Monday, March 22, 2010
Most eye infections appear to originate from contact lens cases. This paper reiterates the importance of contact lens case care with the following conclusion:
"Contact lens case contamination is a significant public health concern and may contribute significantly to the development of bacterial eye disease in contact lens wearers. Patients should be reminded that they must clean and disinfect their lens cases daily, should avoid the use of tap water for rinsing them, must not top up their solutions, must take into careful consideration where and how the cases are stored during the time that lenses are being worn and that they must be replaced regularly. The adoption of these methods will substantially reduce the levels of contamination of cases with pathogenic microbes."
Thursday, March 18, 2010
Patients with an average change in pressure between sitting up and laying down of 3.2mm Hg had less visual field damage than those patients with an average change in pressure of 4.5 mm Hg.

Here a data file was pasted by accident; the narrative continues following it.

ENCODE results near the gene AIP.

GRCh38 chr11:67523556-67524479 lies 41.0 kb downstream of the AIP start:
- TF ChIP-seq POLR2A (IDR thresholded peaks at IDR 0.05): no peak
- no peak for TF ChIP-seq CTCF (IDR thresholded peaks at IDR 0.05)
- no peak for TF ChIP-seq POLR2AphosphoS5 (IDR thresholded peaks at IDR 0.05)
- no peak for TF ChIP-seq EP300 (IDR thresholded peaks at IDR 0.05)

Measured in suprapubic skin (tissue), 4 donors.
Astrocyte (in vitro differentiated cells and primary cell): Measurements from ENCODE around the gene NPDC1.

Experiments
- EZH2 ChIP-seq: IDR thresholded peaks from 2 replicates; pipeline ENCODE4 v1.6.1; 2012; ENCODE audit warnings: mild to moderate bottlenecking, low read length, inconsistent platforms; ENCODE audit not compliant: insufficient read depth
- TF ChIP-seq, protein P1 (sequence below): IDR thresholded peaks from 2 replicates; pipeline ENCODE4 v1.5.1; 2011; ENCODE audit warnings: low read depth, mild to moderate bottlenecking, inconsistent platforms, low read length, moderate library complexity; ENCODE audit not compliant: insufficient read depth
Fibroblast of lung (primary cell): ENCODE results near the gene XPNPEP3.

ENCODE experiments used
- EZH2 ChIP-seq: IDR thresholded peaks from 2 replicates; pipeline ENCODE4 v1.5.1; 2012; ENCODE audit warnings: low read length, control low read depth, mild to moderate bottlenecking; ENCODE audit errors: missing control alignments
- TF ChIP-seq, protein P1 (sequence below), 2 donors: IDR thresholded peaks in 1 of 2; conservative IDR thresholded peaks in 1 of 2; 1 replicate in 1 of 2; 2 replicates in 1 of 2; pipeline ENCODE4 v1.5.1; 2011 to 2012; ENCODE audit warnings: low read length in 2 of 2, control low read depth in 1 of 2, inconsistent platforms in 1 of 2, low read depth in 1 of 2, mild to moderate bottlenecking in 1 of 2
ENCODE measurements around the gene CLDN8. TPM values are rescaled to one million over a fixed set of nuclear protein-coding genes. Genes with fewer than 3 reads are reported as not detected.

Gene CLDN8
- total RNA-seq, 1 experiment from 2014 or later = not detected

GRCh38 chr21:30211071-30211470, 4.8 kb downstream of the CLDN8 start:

Conclusions: More advanced visual field damage was observed in eyes with greater increase in pressure with lying down. Therefore, there may be value in measuring the pressure in the supine position at the time of first diagnosis in patients with normal pressure ranges.
Clinical appraisal of tafluprost in the reduction of elevated intraocu
Purpose: The objective of this review was to assess the effectiveness of acupuncture as a treatment option for treating the condition of dry eye.
6 comparison studies were done. Three compared the effects of acupuncture with artificial tears in patients with dry eye. An analysis of the data showed that acupuncture improved signs of dry eye significantly more than artificial tears did. The other three studies compared the effects of acupuncture plus artificial tears with artificial tears alone. Two of these studies failed to show significant effects of acupuncture, while one reported significant effects. Two studies reported superior effects of acupuncture plus artificial tears, while one study failed to do so.
Conclusion: These results provide limited evidence for the effectiveness of acupuncture for treating dry eye. However, the total number of studies, the total sample size and the methodological quality were too low to draw firm conclusions.